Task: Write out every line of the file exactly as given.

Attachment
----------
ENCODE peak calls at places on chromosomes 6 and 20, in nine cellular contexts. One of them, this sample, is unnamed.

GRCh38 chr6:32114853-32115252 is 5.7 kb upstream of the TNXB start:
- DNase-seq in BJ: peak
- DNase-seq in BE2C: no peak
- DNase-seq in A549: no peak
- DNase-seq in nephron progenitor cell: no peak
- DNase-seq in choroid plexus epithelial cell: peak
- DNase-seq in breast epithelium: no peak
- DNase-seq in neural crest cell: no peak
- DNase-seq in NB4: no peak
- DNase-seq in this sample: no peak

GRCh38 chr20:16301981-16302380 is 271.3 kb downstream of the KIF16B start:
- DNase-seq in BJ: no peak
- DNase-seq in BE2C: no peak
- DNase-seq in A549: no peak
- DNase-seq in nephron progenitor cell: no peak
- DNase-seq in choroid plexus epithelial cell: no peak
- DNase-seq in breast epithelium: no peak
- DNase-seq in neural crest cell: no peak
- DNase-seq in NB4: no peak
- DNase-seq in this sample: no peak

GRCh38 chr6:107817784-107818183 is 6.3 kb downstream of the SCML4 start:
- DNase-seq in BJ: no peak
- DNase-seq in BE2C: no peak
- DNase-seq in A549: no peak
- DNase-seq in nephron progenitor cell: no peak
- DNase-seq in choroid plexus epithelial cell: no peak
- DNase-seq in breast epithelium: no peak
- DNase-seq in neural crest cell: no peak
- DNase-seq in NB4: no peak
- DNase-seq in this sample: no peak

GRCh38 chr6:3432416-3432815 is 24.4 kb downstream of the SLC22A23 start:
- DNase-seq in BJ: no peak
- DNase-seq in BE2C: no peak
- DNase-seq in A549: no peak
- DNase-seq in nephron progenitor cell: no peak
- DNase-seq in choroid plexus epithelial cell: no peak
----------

ENCODE peak calls at places on chromosomes 6 and 20, in nine cellular contexts. One of them, this sample, is unnamed.

GRCh38 chr6:32114853-32115252 is 5.7 kb upstream of the TNXB start:
- DNase-seq in BJ: peak
- DNase-seq in BE2C: no peak
- DNase-seq in A549: no peak
- DNase-seq in nephron progenitor cell: no peak
- DNase-seq in choroid plexus epithelial cell: peak
- DNase-seq in breast epithelium: no peak
- DNase-seq in neural crest cell: no peak
- DNase-seq in NB4: no peak
- DNase-seq in this sample: no peak

GRCh38 chr20:16301981-16302380 is 271.3 kb downstream of the KIF16B start:
- DNase-seq in BJ: no peak
- DNase-seq in BE2C: no peak
- DNase-seq in A549: no peak
- DNase-seq in nephron progenitor cell: no peak
- DNase-seq in choroid plexus epithelial cell: no peak
- DNase-seq in breast epithelium: no peak
- DNase-seq in neural crest cell: no peak
- DNase-seq in NB4: no peak
- DNase-seq in this sample: no peak

GRCh38 chr6:107817784-107818183 is 6.3 kb downstream of the SCML4 start:
- DNase-seq in BJ: no peak
- DNase-seq in BE2C: no peak
- DNase-seq in A549: no peak
- DNase-seq in nephron progenitor cell: no peak
- DNase-seq in choroid plexus epithelial cell: no peak
- DNase-seq in breast epithelium: no peak
- DNase-seq in neural crest cell: no peak
- DNase-seq in NB4: no peak
- DNase-seq in this sample: no peak

GRCh38 chr6:3432416-3432815 is 24.4 kb downstream of the SLC22A23 start:
- DNase-seq in BJ: no peak
- DNase-seq in BE2C: no peak
- DNase-seq in A549: no peak
- DNase-seq in nephron progenitor cell: no peak
- DNase-seq in choroid plexus epithelial cell: no peak